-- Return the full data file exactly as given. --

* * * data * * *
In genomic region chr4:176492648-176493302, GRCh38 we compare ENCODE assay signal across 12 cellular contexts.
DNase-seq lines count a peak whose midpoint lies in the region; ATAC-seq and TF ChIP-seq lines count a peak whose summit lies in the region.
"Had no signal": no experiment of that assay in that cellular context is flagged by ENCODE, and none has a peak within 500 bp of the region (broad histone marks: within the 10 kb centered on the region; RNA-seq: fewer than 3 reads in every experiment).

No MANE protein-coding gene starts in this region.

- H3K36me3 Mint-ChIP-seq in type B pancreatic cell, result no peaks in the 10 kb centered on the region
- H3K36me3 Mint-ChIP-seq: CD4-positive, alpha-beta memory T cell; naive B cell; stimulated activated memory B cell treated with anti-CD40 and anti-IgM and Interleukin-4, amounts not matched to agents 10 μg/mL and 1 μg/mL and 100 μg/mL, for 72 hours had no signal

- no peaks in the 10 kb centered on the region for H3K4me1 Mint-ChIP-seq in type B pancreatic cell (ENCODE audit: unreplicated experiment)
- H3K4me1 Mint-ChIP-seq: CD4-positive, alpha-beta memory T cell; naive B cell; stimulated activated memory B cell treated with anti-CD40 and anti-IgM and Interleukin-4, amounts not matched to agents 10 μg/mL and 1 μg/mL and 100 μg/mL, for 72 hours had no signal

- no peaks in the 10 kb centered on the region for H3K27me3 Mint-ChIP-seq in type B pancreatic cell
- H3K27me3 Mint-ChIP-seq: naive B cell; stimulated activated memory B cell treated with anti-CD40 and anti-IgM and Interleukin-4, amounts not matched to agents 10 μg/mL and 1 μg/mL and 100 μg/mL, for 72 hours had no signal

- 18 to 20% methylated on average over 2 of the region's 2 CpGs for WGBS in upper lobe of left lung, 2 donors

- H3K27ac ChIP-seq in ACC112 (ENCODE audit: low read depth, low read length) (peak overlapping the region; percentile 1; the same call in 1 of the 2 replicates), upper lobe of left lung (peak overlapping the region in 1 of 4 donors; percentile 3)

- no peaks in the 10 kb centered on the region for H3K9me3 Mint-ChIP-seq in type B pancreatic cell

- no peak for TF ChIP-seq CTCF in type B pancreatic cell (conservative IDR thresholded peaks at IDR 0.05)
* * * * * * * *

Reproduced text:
In genomic region chr4:176492648-176493302, GRCh38 we compare ENCODE assay signal across 12 cellular contexts.
DNase-seq lines count a peak whose midpoint lies in the region; ATAC-seq and TF ChIP-seq lines count a peak whose summit lies in the region.
"Had no signal": no experiment of that assay in that cellular context is flagged by ENCODE, and none has a peak within 500 bp of the region (broad histone marks: within the 10 kb centered on the region; RNA-seq: fewer than 3 reads in every experiment).

No MANE protein-coding gene starts in this region.

- H3K36me3 Mint-ChIP-seq in type B pancreatic cell, result no peaks in the 10 kb centered on the region
- H3K36me3 Mint-ChIP-seq: CD4-positive, alpha-beta memory T cell; naive B cell; stimulated activated memory B cell treated with anti-CD40 and anti-IgM and Interleukin-4, amounts not matched to agents 10 μg/mL and 1 μg/mL and 100 μg/mL, for 72 hours had no signal

- no peaks in the 10 kb centered on the region for H3K4me1 Mint-ChIP-seq in type B pancreatic cell (ENCODE audit: unreplicated experiment)
- H3K4me1 Mint-ChIP-seq: CD4-positive, alpha-beta memory T cell; naive B cell; stimulated activated memory B cell treated with anti-CD40 and anti-IgM and Interleukin-4, amounts not matched to agents 10 μg/mL and 1 μg/mL and 100 μg/mL, for 72 hours had no signal

- no peaks in the 10 kb centered on the region for H3K27me3 Mint-ChIP-seq in type B pancreatic cell
- H3K27me3 Mint-ChIP-seq: naive B cell; stimulated activated memory B cell treated with anti-CD40 and anti-IgM and Interleukin-4, amounts not matched to agents 10 μg/mL and 1 μg/mL and 100 μg/mL, for 72 hours had no signal

- 18 to 20% methylated on average over 2 of the region's 2 CpGs for WGBS in upper lobe of left lung, 2 donors

- H3K27ac ChIP-seq in ACC112 (ENCODE audit: low read depth, low read length) (peak overlapping the region; percentile 1; the same call in 1 of the 2 replicates), upper lobe of left lung (peak overlapping the region in 1 of 4 donors; percentile 3)

- no peaks in the 10 kb centered on the region for H3K9me3 Mint-ChIP-seq in type B pancreatic cell

- no peak for TF ChIP-seq CTCF in type B pancreatic cell (conservative IDR thresholded peaks at IDR 0.05)